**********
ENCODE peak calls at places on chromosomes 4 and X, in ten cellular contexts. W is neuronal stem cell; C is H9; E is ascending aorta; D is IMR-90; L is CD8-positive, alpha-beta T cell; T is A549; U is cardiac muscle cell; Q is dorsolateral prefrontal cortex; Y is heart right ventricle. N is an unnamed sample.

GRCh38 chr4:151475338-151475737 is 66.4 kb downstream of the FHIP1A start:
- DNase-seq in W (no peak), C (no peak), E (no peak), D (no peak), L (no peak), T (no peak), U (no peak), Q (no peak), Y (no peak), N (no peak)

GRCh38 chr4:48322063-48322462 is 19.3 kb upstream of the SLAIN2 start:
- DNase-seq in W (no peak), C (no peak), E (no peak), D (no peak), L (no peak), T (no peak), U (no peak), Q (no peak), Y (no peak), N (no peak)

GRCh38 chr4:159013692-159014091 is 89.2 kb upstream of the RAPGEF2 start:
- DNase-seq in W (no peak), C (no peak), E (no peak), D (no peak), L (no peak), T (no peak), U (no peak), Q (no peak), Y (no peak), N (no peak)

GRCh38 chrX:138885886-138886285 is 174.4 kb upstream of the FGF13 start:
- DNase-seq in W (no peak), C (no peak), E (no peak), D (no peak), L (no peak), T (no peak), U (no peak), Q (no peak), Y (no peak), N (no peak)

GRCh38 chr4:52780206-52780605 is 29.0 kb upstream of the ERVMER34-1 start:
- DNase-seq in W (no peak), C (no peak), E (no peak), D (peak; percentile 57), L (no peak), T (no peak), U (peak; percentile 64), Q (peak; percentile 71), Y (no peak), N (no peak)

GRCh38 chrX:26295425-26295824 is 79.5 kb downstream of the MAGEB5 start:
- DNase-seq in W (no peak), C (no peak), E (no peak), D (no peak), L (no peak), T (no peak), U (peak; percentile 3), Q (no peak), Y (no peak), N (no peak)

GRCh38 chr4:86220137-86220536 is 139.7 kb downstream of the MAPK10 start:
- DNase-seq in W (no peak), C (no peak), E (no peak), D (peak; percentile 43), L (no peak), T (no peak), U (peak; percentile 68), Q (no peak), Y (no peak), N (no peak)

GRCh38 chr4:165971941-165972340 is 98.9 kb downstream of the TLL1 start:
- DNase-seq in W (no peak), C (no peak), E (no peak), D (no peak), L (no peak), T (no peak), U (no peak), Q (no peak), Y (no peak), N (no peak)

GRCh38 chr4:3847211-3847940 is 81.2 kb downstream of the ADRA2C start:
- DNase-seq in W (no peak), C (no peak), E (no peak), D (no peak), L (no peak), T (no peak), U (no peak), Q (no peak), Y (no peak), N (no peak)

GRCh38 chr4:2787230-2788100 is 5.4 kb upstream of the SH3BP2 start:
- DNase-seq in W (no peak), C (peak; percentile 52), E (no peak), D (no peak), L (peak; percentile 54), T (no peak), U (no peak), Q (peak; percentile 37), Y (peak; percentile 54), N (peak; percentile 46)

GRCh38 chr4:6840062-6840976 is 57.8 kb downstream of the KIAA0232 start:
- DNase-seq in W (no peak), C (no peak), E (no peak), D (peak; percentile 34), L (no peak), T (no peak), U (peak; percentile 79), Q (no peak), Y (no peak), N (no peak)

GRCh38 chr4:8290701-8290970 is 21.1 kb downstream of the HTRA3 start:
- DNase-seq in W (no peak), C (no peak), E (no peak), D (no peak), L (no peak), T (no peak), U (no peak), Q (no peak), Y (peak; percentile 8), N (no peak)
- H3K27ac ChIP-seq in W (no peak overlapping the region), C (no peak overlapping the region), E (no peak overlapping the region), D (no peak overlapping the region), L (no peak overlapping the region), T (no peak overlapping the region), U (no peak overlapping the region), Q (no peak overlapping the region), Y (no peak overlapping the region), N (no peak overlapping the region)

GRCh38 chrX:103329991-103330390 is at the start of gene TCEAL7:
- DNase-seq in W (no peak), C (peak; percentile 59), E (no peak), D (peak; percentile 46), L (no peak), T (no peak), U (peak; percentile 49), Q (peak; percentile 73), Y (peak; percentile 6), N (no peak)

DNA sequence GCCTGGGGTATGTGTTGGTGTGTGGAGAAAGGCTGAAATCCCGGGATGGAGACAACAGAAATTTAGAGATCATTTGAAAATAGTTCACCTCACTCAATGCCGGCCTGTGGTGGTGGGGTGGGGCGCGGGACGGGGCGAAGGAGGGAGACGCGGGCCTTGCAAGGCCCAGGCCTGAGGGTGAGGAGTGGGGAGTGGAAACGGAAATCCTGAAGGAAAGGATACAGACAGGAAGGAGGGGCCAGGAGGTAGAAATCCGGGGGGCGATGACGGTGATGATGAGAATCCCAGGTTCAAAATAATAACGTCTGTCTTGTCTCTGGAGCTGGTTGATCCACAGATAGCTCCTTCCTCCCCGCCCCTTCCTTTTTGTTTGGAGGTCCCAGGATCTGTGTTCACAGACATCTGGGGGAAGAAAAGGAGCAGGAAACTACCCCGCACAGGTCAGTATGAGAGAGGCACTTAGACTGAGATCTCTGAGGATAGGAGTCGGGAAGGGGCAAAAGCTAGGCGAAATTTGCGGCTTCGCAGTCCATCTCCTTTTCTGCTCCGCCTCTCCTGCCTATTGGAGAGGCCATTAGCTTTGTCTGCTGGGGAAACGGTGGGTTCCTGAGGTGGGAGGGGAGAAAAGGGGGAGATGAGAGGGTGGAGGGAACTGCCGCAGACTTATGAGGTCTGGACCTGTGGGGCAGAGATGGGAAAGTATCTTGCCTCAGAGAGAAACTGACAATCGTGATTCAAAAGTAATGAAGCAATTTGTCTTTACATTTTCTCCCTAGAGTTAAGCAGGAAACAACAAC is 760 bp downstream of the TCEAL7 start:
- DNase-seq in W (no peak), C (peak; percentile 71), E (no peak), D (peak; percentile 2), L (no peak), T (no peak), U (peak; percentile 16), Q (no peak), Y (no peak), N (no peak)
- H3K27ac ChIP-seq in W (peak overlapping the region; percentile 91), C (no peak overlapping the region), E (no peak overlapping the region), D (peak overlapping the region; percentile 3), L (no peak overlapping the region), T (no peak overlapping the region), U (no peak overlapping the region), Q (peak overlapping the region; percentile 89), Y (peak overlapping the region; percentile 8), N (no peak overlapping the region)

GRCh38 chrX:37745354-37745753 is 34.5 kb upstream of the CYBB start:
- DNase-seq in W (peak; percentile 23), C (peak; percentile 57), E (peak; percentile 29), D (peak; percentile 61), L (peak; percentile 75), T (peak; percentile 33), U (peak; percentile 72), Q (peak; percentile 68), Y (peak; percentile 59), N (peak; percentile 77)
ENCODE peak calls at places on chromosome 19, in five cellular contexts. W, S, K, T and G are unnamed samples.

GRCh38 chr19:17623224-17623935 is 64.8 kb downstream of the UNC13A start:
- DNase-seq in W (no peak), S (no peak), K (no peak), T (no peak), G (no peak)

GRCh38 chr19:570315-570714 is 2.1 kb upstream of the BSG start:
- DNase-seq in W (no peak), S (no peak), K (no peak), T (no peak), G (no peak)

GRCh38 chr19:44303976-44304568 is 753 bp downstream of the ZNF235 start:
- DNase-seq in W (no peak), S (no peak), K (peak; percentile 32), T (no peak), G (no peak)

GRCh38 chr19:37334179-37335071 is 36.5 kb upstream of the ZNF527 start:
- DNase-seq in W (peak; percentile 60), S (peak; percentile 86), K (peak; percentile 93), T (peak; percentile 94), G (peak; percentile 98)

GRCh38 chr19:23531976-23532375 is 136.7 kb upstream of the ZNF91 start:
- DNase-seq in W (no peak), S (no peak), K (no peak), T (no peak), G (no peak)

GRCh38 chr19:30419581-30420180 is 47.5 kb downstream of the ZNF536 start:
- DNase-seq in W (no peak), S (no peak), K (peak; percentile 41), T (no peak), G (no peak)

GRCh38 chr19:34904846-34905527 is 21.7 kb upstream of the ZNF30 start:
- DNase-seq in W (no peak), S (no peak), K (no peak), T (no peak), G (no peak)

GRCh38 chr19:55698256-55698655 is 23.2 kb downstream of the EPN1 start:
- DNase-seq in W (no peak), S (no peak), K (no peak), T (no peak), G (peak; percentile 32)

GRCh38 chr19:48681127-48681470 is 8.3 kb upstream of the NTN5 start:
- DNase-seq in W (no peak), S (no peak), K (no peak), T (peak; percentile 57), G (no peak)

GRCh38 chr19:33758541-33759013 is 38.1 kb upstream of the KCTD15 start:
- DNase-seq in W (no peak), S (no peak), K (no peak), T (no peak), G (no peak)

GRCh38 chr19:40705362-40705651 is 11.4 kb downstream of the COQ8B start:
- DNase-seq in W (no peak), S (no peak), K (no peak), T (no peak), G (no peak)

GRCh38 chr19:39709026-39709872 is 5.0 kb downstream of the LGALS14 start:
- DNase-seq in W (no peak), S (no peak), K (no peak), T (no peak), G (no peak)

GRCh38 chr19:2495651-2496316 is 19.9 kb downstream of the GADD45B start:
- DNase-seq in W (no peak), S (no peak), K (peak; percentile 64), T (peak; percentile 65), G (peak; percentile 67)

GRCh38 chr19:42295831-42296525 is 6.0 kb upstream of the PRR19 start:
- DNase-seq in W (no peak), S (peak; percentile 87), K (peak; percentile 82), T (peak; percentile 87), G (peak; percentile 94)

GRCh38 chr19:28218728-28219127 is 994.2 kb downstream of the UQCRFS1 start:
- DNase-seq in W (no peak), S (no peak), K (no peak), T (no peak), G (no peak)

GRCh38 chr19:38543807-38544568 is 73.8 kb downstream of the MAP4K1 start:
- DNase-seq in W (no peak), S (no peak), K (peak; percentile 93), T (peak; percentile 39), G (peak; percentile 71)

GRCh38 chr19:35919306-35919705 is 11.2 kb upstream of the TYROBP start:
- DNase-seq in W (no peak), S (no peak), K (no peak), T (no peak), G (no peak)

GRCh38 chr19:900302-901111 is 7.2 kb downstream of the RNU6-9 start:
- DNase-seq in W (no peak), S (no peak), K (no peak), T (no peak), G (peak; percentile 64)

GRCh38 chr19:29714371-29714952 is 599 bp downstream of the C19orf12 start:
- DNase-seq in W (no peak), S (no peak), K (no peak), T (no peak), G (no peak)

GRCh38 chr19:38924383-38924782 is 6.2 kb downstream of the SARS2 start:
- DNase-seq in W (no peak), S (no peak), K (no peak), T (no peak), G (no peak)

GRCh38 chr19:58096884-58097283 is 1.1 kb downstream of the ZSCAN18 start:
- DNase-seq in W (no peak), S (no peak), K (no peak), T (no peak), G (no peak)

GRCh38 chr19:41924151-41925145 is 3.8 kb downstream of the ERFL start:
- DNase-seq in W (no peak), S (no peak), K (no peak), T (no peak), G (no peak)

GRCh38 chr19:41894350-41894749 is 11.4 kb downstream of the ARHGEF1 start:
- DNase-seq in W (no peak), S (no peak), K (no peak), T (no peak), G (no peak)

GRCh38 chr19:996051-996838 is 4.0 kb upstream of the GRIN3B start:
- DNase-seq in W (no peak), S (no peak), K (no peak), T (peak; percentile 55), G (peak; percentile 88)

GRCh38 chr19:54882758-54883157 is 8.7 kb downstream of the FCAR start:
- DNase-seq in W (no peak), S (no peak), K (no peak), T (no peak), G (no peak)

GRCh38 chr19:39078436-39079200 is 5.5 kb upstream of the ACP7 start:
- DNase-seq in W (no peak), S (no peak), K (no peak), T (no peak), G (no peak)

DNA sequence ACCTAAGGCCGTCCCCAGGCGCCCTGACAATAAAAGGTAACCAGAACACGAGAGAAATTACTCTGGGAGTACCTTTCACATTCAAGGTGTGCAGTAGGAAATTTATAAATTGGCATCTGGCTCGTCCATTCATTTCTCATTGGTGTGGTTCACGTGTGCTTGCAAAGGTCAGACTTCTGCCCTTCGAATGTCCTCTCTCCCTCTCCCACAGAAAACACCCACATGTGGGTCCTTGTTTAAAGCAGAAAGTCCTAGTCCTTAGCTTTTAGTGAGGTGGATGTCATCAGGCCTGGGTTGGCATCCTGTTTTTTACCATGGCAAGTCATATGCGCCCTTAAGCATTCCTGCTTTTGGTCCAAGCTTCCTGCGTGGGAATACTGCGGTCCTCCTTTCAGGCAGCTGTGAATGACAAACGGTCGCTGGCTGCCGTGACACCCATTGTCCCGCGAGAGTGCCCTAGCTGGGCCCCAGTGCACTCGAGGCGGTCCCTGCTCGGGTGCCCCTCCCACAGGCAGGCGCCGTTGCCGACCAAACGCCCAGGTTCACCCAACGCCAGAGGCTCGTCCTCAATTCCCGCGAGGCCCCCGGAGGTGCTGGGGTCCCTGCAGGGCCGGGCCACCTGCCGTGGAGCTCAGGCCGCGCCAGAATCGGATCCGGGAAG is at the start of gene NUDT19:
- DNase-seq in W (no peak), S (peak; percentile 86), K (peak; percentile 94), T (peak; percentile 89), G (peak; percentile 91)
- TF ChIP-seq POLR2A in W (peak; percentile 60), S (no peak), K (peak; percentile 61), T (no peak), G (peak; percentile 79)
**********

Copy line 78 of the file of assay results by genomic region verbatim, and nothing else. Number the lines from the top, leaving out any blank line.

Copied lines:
- DNase-seq in W (no peak), S (no peak), K (no peak), T (no peak), G (no peak)